Prof. Aswath Damodaran, Stern School of Business at New York University teaches corporate finance and valuation and wrote a blog on weekend about his views on the valuation of Adani’s group share.
Prof. Damodaran in his blog writes the fair value of Adani Enterprises at Rs 945, he said even at Rs 1,531, Friday’s closing price for Adani Enterprises on NSE, the company is priced too high, given its fundamentals that includes cash flows, growth expectations and risks involved.
In his value estimation, Prof.Damodaran did not factor in the damage that might have been done to the company’s reputation and long-term value by the Hindenburg episode. Damodaran’s share price estimate for Adani Enterprises, he said, are based on upbeat assumptions on revenue growth and operating margins.
Prof Damodaran wrote that each of Adani’s businesses is operated by a standalone Adani company, but the businesses flow through Adani Enterprises, the holding company.
He broke down Adani Enterprises’ 20-year history into three sub-periods. three sub-periods, the 2022-2015 time period, where the company grew its revenues steadily and reported solid, albeit low, profitability, the 2016-2021 time period after a major restructuring in 2015 that spun off Adani Ports Adani Power and Adani Transmission, as separate companies, and the most recent year and a half (from March 2021 to September 2022), where the company reported a quantum leap in revenues. During that most recent period, the Adanis acquired a stake in the cement business, another capital-intensive and low-profitability business, when they bought Hochim’s stake in ACC and Ambuja Cements.
Prof. Damodaran writes that while the revenue part of the Adani Enterprises story is one of almost unstoppable growth, it is worth noting that throughout its entire operating history, the Adani Group has had low operating margins, with the trend lines in the wrong direction.
“While some of the decline can be attributed to the revving up of reinvestment in new businesses, it is also worth emphasizing that even when these investments start paying off, these will remain low-margin businesses,” he said.
Damodaran said the Adani Enterprises’ return on invested capital has steadily declined, even as it has scaled up, hovering just over 3 percent in 2021-2022.
“Again, it is true that in infrastructure businesses, returns on capital improve as assets age, partly driven by higher operating income and partly by declining invested capital, but as with margins, the reality check is that these businesses will struggle to earn their costs of capital,” he said.
Prof.Damodaran said it is incontestable that Adani Enterprises funded almost all of its growth with debt through this period. In fact, the company continued to pay dividends to shareholders, even as it raised fresh debt to keep growing, in effect using debt to pay dividends during the 2016-2021 time period, he said.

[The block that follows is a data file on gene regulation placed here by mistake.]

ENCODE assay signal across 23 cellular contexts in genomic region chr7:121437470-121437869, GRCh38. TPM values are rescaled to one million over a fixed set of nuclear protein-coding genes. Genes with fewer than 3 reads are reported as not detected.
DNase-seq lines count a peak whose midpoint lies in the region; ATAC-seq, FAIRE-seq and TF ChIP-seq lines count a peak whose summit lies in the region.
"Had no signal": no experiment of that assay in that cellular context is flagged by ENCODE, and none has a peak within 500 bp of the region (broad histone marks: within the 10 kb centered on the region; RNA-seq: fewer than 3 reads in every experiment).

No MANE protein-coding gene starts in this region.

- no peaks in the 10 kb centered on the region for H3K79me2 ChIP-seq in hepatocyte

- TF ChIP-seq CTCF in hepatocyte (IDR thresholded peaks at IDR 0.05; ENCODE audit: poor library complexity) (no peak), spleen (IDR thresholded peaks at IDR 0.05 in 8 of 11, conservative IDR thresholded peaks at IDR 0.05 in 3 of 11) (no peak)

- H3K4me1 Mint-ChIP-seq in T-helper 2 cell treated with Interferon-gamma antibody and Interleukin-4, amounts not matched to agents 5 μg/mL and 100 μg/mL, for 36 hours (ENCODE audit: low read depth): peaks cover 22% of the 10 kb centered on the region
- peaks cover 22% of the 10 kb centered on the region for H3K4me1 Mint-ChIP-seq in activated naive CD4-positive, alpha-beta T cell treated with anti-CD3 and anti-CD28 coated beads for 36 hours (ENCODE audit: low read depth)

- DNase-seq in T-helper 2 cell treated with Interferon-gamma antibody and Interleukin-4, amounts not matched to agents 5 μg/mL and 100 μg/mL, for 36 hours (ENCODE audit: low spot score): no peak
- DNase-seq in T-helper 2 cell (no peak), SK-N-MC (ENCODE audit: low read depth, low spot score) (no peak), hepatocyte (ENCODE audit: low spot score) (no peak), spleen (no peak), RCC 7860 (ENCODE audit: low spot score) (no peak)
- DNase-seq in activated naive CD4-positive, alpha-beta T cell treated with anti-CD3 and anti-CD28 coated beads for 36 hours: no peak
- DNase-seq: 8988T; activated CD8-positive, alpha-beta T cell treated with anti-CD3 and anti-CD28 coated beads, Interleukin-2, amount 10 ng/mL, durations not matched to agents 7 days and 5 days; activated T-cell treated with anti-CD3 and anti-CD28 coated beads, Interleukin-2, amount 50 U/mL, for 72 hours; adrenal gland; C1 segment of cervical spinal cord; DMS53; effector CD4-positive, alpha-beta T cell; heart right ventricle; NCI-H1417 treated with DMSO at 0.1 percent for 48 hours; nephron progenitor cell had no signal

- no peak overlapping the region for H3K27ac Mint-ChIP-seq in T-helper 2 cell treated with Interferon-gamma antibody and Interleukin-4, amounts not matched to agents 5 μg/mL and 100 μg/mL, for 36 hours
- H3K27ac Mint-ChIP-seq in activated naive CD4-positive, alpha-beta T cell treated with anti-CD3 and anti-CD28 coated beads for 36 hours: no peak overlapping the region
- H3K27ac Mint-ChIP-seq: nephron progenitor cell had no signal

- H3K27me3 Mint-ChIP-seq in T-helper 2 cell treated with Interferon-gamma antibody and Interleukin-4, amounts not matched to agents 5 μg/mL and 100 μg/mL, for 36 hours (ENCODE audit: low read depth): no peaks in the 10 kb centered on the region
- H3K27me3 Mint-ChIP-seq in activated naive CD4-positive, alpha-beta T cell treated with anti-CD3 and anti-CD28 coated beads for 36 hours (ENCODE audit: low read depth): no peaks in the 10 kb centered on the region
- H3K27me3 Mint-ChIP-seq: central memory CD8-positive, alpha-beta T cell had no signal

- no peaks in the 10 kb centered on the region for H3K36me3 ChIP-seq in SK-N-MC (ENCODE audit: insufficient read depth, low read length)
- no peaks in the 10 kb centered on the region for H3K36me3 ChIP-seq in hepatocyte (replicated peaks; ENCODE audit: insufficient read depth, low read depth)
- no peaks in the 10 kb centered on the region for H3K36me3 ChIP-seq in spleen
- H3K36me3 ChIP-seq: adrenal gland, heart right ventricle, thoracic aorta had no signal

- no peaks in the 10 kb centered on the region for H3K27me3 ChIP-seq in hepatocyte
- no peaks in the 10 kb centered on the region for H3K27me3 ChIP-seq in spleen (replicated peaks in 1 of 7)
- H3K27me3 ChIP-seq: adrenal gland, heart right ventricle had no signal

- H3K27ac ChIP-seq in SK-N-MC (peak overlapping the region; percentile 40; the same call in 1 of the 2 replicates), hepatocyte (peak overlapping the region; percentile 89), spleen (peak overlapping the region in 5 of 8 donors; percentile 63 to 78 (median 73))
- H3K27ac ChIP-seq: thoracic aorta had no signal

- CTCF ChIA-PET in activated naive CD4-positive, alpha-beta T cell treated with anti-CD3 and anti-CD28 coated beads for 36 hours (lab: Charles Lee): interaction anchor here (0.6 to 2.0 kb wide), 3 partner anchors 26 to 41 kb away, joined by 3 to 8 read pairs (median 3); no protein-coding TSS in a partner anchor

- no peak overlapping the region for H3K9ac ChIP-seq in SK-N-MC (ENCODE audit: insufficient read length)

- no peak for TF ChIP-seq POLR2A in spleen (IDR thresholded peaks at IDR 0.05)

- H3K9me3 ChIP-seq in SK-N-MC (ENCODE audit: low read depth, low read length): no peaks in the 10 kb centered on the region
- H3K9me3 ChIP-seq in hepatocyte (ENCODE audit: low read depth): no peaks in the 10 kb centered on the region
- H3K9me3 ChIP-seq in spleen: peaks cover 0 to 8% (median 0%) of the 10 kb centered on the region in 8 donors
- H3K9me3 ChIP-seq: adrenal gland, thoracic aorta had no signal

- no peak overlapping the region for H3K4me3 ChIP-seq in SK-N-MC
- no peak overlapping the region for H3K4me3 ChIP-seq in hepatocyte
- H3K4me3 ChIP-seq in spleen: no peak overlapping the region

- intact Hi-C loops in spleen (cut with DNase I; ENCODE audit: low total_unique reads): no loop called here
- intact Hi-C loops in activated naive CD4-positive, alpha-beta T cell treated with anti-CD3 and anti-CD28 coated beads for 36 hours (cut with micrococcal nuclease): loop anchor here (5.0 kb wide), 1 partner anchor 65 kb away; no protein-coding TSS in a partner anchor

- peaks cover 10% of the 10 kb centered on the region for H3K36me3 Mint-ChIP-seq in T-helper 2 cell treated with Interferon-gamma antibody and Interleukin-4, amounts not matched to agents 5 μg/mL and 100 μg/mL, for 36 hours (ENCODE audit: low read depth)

“In the most recent period (2021-22), there does seem to be a push to raise fresh equity, and that may or may not be in response to pressures from investors and lenders to reduce the debt burden,” he said. Prof. Damodaran said the PE ratio for Adani Enterprises stock has gone from a modest 15 times earnings in the 2016-21 period to 214 times earnings in the most recent two years, and the enterprise value has jumped from about 12 times Ebitda during the 2016-21 to 53 times Ebitda in the most recent two years.
“You see similar movements in the price to book, where the stock has gone from trading under book value to 6.7 times book value, and the enterprise value, which was less than revenue in 2016-21 to 2.71 times revenues in the most recent two years,” he said. Prof. Damodaran said, the surge in pricing multiples is a feature of volatile markets, and it is a phenomenon that we saw with technology companies in the last decade.
“What makes it surprising at Adani is the fact that this is an infrastructure company, and the irrational exuberance that animates pricing in tech or software usually has little play in this sector. In addition, the question of which group of investors is leading the push to higher prices is a puzzle, since, unlike an Agatha Christie mystery, the list of suspects is short,” he said.
One benign explanation, Damodaran said is that foreign institutional investors are using Adani-listed shares to make a joint bet on Indian growth, infrastructure investment, and Indian politics and that the pricing is being pushed up because of the limited float.
“But as we will see when we get to the short sellers’ thesis, there are more malignant explanations, as well,” he said.
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